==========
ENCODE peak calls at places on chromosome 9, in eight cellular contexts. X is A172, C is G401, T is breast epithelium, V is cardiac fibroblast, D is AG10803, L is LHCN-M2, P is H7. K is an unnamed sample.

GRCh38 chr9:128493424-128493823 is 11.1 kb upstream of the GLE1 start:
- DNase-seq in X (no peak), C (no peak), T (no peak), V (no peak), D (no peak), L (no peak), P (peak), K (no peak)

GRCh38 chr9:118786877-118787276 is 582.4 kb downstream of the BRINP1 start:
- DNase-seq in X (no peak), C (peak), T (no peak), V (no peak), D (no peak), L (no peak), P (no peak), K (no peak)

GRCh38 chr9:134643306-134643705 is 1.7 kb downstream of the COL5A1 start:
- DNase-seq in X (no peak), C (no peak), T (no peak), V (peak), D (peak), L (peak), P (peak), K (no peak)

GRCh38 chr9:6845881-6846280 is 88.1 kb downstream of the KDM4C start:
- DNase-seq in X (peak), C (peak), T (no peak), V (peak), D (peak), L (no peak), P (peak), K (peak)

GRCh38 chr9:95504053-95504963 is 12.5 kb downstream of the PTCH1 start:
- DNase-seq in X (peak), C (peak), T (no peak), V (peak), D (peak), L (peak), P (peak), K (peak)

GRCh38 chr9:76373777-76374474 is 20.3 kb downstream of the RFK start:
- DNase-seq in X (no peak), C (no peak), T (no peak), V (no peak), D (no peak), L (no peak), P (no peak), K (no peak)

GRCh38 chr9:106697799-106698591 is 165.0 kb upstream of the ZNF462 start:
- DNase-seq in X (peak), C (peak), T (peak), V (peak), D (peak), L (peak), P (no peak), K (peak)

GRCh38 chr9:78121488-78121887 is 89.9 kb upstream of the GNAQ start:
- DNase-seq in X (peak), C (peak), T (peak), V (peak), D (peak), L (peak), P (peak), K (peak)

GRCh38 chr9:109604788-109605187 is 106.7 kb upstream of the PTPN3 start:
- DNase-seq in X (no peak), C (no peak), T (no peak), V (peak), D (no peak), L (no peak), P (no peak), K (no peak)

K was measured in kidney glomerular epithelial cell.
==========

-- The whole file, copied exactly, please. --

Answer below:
ENCODE peak calls at places on chromosome 9, in eight cellular contexts. X is A172, C is G401, T is breast epithelium, V is cardiac fibroblast, D is AG10803, L is LHCN-M2, P is H7. K is an unnamed sample.

GRCh38 chr9:128493424-128493823 is 11.1 kb upstream of the GLE1 start:
- DNase-seq in X (no peak), C (no peak), T (no peak), V (no peak), D (no peak), L (no peak), P (peak), K (no peak)

GRCh38 chr9:118786877-118787276 is 582.4 kb downstream of the BRINP1 start:
- DNase-seq in X (no peak), C (peak), T (no peak), V (no peak), D (no peak), L (no peak), P (no peak), K (no peak)

GRCh38 chr9:134643306-134643705 is 1.7 kb downstream of the COL5A1 start:
- DNase-seq in X (no peak), C (no peak), T (no peak), V (peak), D (peak), L (peak), P (peak), K (no peak)

GRCh38 chr9:6845881-6846280 is 88.1 kb downstream of the KDM4C start:
- DNase-seq in X (peak), C (peak), T (no peak), V (peak), D (peak), L (no peak), P (peak), K (peak)

GRCh38 chr9:95504053-95504963 is 12.5 kb downstream of the PTCH1 start:
- DNase-seq in X (peak), C (peak), T (no peak), V (peak), D (peak), L (peak), P (peak), K (peak)

GRCh38 chr9:76373777-76374474 is 20.3 kb downstream of the RFK start:
- DNase-seq in X (no peak), C (no peak), T (no peak), V (no peak), D (no peak), L (no peak), P (no peak), K (no peak)

GRCh38 chr9:106697799-106698591 is 165.0 kb upstream of the ZNF462 start:
- DNase-seq in X (peak), C (peak), T (peak), V (peak), D (peak), L (peak), P (no peak), K (peak)

GRCh38 chr9:78121488-78121887 is 89.9 kb upstream of the GNAQ start:
- DNase-seq in X (peak), C (peak), T (peak), V (peak), D (peak), L (peak), P (peak), K (peak)

GRCh38 chr9:109604788-109605187 is 106.7 kb upstream of the PTPN3 start:
- DNase-seq in X (no peak), C (no peak), T (no peak), V (peak), D (no peak), L (no peak), P (no peak), K (no peak)

K was measured in kidney glomerular epithelial cell.